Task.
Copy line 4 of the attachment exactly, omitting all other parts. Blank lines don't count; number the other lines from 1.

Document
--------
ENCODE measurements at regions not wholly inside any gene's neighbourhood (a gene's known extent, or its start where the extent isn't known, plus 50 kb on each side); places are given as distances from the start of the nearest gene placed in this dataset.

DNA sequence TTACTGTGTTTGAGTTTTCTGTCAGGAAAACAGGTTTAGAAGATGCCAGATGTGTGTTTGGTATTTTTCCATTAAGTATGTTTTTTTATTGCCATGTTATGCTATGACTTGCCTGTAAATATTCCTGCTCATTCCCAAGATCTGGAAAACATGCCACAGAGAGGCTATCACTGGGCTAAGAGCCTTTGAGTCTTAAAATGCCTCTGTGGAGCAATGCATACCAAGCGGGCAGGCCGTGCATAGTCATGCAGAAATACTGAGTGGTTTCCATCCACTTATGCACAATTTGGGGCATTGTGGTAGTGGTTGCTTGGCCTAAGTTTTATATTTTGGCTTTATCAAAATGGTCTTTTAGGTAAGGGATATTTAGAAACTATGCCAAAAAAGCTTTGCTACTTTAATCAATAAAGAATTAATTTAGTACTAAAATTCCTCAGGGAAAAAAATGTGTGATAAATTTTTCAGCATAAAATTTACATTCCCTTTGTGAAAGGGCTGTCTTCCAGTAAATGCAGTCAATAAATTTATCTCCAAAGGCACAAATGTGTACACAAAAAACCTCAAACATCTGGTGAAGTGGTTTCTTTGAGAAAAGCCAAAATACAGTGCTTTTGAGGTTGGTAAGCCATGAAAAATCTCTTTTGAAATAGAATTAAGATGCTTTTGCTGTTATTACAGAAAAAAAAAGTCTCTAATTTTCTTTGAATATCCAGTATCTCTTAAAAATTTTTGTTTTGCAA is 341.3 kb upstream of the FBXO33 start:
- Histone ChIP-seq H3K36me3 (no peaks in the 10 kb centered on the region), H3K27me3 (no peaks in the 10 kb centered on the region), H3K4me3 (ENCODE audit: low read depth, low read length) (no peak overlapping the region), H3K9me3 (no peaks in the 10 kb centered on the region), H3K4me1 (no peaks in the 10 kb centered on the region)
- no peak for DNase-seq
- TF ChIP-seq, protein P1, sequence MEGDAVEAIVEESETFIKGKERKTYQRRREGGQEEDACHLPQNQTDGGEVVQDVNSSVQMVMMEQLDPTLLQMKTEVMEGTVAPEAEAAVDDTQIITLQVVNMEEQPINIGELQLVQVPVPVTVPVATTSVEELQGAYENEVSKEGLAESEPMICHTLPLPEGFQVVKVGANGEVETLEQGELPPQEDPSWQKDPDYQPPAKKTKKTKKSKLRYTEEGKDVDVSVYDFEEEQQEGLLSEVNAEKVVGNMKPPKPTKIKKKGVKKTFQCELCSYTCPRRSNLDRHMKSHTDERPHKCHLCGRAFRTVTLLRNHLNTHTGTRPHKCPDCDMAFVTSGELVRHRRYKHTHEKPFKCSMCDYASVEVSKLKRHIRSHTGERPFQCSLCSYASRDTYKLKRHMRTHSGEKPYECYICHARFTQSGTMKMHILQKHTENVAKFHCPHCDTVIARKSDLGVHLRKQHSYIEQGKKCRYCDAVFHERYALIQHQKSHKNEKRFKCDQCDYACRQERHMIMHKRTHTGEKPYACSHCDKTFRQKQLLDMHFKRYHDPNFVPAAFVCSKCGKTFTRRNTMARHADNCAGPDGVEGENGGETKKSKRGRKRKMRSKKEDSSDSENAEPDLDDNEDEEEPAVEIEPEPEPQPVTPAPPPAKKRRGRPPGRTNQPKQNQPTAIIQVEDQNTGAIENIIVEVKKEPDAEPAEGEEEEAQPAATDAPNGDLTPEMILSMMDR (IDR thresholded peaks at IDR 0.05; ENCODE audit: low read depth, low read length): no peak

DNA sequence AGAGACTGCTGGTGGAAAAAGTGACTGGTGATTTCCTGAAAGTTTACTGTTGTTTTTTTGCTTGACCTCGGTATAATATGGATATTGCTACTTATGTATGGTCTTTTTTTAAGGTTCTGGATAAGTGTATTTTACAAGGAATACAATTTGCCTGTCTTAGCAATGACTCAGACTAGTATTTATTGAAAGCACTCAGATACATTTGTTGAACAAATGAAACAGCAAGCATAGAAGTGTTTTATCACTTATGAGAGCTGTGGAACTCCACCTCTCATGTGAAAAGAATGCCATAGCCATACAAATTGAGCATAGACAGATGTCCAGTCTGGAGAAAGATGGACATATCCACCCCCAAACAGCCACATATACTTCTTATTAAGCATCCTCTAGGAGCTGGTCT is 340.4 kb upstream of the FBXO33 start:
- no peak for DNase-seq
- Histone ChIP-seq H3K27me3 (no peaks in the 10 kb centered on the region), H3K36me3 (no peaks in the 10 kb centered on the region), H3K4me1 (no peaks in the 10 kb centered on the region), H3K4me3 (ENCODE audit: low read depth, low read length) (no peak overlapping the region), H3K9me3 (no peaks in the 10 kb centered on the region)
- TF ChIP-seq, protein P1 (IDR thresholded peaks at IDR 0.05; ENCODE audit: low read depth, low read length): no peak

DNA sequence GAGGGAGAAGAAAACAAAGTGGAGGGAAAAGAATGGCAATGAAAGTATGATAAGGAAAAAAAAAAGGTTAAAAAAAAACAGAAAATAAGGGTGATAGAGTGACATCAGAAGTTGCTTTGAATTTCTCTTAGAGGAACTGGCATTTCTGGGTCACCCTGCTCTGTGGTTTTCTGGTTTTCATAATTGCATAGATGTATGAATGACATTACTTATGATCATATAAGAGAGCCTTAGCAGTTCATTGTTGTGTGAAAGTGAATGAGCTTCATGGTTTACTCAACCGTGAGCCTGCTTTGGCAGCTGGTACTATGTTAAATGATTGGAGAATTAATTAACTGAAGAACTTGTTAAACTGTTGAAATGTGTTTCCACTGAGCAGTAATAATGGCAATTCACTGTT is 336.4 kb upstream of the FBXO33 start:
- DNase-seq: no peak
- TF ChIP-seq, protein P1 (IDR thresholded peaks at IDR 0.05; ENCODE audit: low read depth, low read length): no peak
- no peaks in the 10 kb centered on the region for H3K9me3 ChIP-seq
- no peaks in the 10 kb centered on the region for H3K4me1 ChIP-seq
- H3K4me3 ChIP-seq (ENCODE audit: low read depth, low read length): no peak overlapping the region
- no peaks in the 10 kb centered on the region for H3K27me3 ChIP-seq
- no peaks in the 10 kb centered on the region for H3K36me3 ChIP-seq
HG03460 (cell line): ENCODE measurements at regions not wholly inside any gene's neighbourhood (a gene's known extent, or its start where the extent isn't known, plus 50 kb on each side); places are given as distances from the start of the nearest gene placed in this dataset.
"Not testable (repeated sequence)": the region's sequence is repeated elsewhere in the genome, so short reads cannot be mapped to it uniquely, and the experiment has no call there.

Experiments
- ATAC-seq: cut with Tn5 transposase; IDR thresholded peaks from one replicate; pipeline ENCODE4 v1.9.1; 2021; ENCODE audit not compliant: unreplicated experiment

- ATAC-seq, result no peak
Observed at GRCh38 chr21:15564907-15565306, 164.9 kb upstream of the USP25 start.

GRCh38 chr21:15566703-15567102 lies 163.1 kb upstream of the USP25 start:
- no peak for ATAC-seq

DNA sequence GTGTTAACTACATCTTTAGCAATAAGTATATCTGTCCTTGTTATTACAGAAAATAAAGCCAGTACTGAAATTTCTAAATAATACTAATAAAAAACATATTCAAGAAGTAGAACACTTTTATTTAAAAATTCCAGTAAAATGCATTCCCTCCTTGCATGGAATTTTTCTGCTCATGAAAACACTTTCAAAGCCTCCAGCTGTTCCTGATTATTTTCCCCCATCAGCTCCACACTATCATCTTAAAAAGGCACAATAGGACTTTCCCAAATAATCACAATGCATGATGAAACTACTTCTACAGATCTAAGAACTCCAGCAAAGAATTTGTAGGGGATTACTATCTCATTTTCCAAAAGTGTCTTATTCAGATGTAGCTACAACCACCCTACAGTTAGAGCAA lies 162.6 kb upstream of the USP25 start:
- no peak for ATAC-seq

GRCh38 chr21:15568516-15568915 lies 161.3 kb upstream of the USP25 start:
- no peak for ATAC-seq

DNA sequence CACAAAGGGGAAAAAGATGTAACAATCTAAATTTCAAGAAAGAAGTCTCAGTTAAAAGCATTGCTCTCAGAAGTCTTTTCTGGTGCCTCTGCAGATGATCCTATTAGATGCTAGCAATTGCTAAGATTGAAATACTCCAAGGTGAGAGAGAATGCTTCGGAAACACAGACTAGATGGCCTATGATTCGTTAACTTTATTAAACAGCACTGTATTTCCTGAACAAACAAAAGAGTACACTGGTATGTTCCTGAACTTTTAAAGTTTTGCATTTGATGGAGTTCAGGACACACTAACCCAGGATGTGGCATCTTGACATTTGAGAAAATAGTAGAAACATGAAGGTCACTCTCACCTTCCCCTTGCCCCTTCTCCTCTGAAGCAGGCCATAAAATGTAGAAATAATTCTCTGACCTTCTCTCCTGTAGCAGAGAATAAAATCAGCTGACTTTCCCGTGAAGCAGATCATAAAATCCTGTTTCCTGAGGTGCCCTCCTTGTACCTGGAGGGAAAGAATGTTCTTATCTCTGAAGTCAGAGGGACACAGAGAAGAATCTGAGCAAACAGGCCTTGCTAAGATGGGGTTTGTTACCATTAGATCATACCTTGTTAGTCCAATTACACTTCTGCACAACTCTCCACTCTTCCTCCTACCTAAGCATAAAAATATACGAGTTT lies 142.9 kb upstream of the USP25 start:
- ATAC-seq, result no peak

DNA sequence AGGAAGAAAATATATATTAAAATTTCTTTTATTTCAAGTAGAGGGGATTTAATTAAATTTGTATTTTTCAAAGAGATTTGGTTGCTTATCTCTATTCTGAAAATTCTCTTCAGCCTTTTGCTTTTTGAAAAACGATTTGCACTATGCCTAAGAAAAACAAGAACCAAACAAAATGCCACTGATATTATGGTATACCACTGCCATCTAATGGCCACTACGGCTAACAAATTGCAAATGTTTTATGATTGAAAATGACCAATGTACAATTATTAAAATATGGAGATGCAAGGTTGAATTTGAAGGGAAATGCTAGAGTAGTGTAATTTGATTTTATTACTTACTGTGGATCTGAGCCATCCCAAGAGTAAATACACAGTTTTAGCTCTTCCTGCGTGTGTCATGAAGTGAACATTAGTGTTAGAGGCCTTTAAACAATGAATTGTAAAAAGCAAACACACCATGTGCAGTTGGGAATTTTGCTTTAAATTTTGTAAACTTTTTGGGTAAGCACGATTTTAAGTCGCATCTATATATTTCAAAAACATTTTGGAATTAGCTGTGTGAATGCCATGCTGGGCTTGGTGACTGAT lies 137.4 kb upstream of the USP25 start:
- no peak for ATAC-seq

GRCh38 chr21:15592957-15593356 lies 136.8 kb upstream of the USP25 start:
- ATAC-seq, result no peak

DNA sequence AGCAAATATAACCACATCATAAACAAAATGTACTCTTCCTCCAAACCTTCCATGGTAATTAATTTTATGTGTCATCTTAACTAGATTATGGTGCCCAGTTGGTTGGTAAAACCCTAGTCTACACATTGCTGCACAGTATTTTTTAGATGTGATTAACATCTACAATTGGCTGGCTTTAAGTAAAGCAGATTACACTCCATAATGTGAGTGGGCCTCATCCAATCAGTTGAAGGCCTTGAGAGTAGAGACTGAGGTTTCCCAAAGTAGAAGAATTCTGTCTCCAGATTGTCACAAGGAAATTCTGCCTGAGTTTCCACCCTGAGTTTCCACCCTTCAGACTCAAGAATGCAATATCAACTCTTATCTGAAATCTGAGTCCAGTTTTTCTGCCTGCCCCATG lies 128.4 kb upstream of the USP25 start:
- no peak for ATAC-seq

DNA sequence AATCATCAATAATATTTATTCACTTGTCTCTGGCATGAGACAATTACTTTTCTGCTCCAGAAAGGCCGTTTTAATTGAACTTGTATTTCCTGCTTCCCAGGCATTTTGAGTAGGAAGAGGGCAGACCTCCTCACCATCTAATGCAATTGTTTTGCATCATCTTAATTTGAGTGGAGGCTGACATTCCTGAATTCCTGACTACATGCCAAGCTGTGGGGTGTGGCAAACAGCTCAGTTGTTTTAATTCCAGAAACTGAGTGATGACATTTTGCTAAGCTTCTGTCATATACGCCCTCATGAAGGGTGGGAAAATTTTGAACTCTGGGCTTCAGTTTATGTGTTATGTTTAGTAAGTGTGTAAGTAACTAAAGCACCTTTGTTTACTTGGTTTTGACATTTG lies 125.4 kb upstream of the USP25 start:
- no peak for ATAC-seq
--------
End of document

- no peak for DNase-seq